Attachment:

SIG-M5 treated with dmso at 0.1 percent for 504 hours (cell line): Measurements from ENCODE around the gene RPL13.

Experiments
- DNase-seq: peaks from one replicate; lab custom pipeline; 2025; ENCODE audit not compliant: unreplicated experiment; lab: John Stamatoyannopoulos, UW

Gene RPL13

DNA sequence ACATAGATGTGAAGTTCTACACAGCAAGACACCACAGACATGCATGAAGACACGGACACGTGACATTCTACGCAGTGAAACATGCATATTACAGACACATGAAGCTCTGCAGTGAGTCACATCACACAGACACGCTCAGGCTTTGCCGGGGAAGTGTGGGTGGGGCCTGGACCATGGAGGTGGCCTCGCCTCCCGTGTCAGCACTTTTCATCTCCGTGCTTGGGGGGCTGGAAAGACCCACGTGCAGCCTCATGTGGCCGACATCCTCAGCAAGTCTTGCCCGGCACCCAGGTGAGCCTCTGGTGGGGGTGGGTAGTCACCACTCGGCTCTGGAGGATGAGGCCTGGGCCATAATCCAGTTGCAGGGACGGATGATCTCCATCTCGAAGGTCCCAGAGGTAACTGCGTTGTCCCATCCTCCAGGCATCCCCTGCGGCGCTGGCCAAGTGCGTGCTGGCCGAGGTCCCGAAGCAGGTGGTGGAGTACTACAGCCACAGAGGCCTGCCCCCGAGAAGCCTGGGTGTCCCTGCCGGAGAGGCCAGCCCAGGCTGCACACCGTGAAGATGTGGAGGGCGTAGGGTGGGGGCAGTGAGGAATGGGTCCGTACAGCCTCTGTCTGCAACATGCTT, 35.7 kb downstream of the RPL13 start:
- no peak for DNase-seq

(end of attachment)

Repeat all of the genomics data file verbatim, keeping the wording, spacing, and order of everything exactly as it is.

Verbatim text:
SIG-M5 treated with dmso at 0.1 percent for 504 hours (cell line): Measurements from ENCODE around the gene RPL13.

Experiments
- DNase-seq: peaks from one replicate; lab custom pipeline; 2025; ENCODE audit not compliant: unreplicated experiment; lab: John Stamatoyannopoulos, UW

Gene RPL13

DNA sequence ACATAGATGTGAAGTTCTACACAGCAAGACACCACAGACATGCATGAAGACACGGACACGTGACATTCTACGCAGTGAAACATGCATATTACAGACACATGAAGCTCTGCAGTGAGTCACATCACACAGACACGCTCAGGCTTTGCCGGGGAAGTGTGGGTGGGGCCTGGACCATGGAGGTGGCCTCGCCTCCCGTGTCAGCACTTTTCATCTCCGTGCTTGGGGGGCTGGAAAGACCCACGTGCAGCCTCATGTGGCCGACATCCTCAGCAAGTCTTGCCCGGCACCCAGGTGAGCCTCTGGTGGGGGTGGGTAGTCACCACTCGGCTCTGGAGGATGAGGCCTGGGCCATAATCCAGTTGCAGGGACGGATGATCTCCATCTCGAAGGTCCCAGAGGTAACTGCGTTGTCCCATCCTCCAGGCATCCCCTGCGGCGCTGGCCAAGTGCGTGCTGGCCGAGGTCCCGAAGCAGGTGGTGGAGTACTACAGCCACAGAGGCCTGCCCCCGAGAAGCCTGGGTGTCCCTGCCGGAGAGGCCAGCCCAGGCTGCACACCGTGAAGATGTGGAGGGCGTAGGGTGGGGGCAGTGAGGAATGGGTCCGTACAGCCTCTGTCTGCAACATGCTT, 35.7 kb downstream of the RPL13 start:
- no peak for DNase-seq